I may be stating the obvious here but make sure you are aware of what people see about you on the internet! Change your facebook setting so only you can see photos, wall posts and comments and choose a picture that shows you in your best light. If you are on linkedin, think about making your connections private. And I know twitter is a means for you to express yourself but do think about who will see your tweets before you send them off.

I always google people when I hear a new name so think about the snooping your potential employer will get up to!

What impression do you give when in the hotseat?

After three full weeks at BLT (and a little push from Emma), I’ve decided that it is time to get my first post on the BLT Blog. Looking at some previous posts, Catriona told us about one of her candidate’s slightly unusual experiences on interview.

As someone who only one month ago was running round London from one interview to the next, slightly flustered and overwhelmed, I thought this may be a sensible topic to start with. With so much to think about before, during and after an interview, what are the simple things we can do to make a good impression?

Research from CareerBuilder.co.uk has highlighted the top 10 turn-offs to employers when hiring. So here are some of the things they went for:

1) Failure to make eye contact – an overwhelming 83% put this as their number one turn off. Don’t take this to mean that you have to stare at them as if you were a trained hypnotist trying to get them to act like a chicken, but spending the whole time looking at the floor is a no-no. Eye contact shows you are listening and interested in what they are saying.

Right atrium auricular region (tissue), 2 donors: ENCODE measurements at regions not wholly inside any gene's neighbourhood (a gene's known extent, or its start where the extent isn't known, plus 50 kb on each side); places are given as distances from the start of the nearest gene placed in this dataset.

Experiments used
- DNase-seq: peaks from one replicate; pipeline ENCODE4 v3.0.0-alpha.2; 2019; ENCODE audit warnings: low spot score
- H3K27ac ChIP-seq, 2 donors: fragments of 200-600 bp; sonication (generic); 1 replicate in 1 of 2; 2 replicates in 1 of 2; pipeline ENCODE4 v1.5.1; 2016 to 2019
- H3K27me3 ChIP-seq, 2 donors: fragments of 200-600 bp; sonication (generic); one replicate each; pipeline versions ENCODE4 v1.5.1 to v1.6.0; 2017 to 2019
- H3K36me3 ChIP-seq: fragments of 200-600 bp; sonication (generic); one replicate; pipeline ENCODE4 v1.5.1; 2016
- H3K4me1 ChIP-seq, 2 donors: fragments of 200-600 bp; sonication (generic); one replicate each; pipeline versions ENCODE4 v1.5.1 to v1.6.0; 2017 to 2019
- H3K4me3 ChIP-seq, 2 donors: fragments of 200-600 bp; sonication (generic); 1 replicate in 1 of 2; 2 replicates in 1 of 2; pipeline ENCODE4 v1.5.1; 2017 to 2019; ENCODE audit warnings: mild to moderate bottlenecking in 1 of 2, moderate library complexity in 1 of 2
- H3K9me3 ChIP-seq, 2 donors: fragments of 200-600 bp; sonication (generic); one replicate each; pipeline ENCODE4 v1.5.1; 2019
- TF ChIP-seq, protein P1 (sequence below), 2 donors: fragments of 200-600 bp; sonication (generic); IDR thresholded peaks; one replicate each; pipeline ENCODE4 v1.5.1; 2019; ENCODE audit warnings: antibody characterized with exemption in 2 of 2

2) Failure to smile – Don’t think that you are not allowed to show any emotion in an interview, you have to show the potential employer your personality. 48% of the employers asked chose this option as their biggest turn off, so think of the Cheshire cat’s smile from Alice in Wonderland before you go in.

3) Playing with something on the table – This was chosen by 40% of employers in the survey. Just leave whatever it is alone. Better still leave it on the floor or in your bag, that way you don’t risk flicking a pen at anyone.

4) A weak handshake – In my opinion there is nothing worse, and quite honestly I’m surprised that only 54% put this at number one. You need the employer to be on your side within the first 30 seconds of meeting you. Be assertive and confident with your handshake whilst making eye contact with the interviewer. Bear in mind that it is equally bad if you are too firm and bordering on breaking their hand; as someone nearly did to me just this week.

5) Crossing your arms over your chest – Chosen by 41% and its easy to understand why. Anyone with a slight interest in body language can tell you that sitting with your arms crossed gives a bad impression as you appear closed and disengaged. Try keeping your hands on your lap or on the arms of the chair, this will make it much easier to support your words with gestures.

Aside from the above, other habits voted for included: bad posture, fidgeting too much in your seat and playing with your hair or touching your face.

Interviews are nerve-wracking even without beginning to consider all these points. The best advice I could give to anyone is to be prepared and be aware of what you are saying with your body language. You will always be less worried if you have done your research and feel and look well presented. Remember, an Interview does not mean an interrogation; it is a chance for you to get to know the employer too!